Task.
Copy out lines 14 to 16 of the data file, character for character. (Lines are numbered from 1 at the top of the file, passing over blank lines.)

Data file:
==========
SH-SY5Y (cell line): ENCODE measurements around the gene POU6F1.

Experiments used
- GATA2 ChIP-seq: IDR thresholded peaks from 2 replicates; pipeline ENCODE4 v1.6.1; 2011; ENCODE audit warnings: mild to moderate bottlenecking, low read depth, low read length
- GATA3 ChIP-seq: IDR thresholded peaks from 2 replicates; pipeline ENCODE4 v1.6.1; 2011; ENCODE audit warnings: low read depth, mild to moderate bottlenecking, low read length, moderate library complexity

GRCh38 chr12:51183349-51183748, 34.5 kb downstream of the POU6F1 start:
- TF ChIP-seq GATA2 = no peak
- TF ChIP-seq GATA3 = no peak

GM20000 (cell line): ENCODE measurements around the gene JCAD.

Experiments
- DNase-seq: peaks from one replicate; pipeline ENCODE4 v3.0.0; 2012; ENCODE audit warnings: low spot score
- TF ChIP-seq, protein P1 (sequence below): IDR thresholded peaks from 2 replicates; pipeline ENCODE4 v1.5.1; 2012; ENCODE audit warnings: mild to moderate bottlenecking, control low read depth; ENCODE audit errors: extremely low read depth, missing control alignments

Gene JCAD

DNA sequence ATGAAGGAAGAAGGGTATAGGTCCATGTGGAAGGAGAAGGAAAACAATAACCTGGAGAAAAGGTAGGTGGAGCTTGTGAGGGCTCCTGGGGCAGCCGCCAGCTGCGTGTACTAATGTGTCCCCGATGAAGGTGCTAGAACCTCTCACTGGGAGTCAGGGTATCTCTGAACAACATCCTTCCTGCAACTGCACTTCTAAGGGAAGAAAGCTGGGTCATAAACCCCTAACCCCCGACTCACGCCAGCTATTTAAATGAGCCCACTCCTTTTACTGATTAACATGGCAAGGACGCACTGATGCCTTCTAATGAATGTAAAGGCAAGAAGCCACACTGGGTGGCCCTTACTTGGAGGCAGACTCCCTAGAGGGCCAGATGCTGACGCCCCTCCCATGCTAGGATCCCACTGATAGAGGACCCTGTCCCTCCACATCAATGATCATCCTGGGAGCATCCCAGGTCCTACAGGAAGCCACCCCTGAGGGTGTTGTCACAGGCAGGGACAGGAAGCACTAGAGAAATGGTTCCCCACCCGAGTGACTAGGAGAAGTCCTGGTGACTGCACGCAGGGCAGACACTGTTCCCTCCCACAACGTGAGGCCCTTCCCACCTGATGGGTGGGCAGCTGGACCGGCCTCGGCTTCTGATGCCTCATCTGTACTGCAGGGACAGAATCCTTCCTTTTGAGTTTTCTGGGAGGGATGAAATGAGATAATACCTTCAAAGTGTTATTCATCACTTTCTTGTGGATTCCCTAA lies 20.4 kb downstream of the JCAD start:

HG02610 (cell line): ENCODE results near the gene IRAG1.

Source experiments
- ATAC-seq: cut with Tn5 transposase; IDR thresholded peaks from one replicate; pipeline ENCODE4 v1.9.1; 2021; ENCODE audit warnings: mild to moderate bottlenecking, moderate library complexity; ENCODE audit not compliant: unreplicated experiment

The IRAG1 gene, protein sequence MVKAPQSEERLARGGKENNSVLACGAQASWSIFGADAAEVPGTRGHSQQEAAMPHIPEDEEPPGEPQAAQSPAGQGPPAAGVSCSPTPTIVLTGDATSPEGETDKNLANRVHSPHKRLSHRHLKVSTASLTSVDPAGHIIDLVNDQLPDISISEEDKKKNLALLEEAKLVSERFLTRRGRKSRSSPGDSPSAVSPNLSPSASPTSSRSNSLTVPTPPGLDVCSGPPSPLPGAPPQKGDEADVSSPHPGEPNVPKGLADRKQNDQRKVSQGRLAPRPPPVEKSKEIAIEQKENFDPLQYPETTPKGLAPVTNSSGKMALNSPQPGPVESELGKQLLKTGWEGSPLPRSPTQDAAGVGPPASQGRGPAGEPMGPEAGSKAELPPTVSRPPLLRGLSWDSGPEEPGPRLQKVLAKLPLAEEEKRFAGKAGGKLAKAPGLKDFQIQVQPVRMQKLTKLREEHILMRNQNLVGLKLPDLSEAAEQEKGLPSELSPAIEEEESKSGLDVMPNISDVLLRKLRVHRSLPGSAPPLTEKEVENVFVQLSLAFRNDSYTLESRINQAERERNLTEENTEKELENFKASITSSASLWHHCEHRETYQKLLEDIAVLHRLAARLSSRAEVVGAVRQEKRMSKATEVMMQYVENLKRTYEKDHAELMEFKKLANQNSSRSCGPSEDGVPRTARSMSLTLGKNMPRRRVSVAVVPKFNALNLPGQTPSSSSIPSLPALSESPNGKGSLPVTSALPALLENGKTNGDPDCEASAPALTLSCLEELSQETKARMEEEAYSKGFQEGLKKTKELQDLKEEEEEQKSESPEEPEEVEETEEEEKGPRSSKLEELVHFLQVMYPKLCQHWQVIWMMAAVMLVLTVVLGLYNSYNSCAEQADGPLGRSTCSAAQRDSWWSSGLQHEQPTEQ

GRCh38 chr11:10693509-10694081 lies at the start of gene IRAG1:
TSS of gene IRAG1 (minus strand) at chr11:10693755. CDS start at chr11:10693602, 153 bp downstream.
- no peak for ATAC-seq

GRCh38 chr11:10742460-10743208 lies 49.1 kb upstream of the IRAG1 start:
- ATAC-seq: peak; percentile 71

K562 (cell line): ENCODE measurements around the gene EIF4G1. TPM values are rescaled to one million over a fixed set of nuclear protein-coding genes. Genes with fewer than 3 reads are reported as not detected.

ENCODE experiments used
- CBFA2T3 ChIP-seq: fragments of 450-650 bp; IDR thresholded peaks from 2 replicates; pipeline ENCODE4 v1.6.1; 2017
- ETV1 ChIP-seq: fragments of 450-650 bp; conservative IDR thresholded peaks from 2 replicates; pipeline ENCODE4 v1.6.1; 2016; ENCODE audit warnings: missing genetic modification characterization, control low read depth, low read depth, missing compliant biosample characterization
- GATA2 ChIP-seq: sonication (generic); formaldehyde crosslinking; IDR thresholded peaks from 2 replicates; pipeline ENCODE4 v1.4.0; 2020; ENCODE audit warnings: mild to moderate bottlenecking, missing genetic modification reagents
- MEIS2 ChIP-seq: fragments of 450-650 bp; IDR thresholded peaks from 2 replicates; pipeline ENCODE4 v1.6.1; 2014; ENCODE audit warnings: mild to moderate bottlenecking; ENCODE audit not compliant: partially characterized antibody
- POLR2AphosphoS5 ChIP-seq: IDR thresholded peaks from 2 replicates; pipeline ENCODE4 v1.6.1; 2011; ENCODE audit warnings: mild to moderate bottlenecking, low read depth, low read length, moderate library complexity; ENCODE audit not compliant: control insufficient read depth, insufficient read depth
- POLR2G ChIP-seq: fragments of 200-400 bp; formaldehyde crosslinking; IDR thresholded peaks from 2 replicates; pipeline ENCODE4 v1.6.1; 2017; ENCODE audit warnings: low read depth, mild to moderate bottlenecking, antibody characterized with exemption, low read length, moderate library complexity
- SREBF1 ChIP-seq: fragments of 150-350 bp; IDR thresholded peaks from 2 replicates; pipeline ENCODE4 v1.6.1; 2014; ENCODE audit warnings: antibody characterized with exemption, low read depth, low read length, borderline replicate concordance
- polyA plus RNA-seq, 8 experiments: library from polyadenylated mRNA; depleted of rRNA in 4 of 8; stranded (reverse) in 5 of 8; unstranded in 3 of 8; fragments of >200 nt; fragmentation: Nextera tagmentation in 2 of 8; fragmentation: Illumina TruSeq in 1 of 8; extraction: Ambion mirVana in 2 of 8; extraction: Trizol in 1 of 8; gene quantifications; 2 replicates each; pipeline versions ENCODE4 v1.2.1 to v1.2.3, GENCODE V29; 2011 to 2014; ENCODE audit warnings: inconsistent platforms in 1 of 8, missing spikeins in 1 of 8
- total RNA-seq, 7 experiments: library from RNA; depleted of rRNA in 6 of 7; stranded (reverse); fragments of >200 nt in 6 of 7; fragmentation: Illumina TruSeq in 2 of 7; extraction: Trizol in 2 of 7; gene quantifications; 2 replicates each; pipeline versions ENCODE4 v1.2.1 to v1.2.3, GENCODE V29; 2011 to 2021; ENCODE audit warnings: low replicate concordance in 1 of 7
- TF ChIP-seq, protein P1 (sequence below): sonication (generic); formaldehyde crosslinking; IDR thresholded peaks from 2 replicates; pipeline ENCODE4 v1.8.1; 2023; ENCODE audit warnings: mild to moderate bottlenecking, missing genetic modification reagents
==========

HG02610 (cell line): ENCODE results near the gene IRAG1.

Source experiments
- ATAC-seq: cut with Tn5 transposase; IDR thresholded peaks from one replicate; pipeline ENCODE4 v1.9.1; 2021; ENCODE audit warnings: mild to moderate bottlenecking, moderate library complexity; ENCODE audit not compliant: unreplicated experiment